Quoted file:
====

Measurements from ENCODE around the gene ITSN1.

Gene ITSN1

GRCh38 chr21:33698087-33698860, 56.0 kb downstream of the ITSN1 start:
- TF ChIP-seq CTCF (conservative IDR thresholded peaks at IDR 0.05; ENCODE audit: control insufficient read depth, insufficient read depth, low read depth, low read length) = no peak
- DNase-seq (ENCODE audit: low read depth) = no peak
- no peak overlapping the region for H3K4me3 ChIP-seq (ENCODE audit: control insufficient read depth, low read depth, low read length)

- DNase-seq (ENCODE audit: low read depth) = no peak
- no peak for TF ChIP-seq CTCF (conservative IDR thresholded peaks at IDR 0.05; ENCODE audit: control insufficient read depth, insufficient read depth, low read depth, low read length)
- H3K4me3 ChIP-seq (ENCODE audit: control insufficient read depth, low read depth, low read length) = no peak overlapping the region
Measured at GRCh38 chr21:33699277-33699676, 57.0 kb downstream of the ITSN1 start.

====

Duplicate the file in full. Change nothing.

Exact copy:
Measurements from ENCODE around the gene ITSN1.

Gene ITSN1

GRCh38 chr21:33698087-33698860, 56.0 kb downstream of the ITSN1 start:
- TF ChIP-seq CTCF (conservative IDR thresholded peaks at IDR 0.05; ENCODE audit: control insufficient read depth, insufficient read depth, low read depth, low read length) = no peak
- DNase-seq (ENCODE audit: low read depth) = no peak
- no peak overlapping the region for H3K4me3 ChIP-seq (ENCODE audit: control insufficient read depth, low read depth, low read length)

- DNase-seq (ENCODE audit: low read depth) = no peak
- no peak for TF ChIP-seq CTCF (conservative IDR thresholded peaks at IDR 0.05; ENCODE audit: control insufficient read depth, insufficient read depth, low read depth, low read length)
- H3K4me3 ChIP-seq (ENCODE audit: control insufficient read depth, low read depth, low read length) = no peak overlapping the region
Measured at GRCh38 chr21:33699277-33699676, 57.0 kb downstream of the ITSN1 start.